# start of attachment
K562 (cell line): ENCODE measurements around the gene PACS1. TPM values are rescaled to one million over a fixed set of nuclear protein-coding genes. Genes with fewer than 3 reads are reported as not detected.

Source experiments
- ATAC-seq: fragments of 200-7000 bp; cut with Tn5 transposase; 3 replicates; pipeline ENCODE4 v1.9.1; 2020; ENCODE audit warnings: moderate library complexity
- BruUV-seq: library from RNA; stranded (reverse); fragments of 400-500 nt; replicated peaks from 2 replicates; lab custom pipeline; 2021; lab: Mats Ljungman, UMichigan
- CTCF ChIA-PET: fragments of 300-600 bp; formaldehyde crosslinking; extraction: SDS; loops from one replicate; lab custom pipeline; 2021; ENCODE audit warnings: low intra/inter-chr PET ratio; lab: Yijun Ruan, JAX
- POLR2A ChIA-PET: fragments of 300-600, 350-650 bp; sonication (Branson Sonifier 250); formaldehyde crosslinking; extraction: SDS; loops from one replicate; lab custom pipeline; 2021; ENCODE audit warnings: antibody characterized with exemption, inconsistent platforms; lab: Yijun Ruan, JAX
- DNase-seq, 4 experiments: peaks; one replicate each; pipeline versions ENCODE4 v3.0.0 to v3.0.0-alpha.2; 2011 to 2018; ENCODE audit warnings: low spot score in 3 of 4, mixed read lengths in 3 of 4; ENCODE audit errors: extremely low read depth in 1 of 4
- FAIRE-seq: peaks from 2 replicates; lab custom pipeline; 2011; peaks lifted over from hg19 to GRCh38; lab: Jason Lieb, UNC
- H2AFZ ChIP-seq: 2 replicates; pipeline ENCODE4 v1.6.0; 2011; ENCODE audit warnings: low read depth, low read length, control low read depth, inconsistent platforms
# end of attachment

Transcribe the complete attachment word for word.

K562 (cell line): ENCODE measurements around the gene PACS1. TPM values are rescaled to one million over a fixed set of nuclear protein-coding genes. Genes with fewer than 3 reads are reported as not detected.

Source experiments
- ATAC-seq: fragments of 200-7000 bp; cut with Tn5 transposase; 3 replicates; pipeline ENCODE4 v1.9.1; 2020; ENCODE audit warnings: moderate library complexity
- BruUV-seq: library from RNA; stranded (reverse); fragments of 400-500 nt; replicated peaks from 2 replicates; lab custom pipeline; 2021; lab: Mats Ljungman, UMichigan
- CTCF ChIA-PET: fragments of 300-600 bp; formaldehyde crosslinking; extraction: SDS; loops from one replicate; lab custom pipeline; 2021; ENCODE audit warnings: low intra/inter-chr PET ratio; lab: Yijun Ruan, JAX
- POLR2A ChIA-PET: fragments of 300-600, 350-650 bp; sonication (Branson Sonifier 250); formaldehyde crosslinking; extraction: SDS; loops from one replicate; lab custom pipeline; 2021; ENCODE audit warnings: antibody characterized with exemption, inconsistent platforms; lab: Yijun Ruan, JAX
- DNase-seq, 4 experiments: peaks; one replicate each; pipeline versions ENCODE4 v3.0.0 to v3.0.0-alpha.2; 2011 to 2018; ENCODE audit warnings: low spot score in 3 of 4, mixed read lengths in 3 of 4; ENCODE audit errors: extremely low read depth in 1 of 4
- FAIRE-seq: peaks from 2 replicates; lab custom pipeline; 2011; peaks lifted over from hg19 to GRCh38; lab: Jason Lieb, UNC
- H2AFZ ChIP-seq: 2 replicates; pipeline ENCODE4 v1.6.0; 2011; ENCODE audit warnings: low read depth, low read length, control low read depth, inconsistent platforms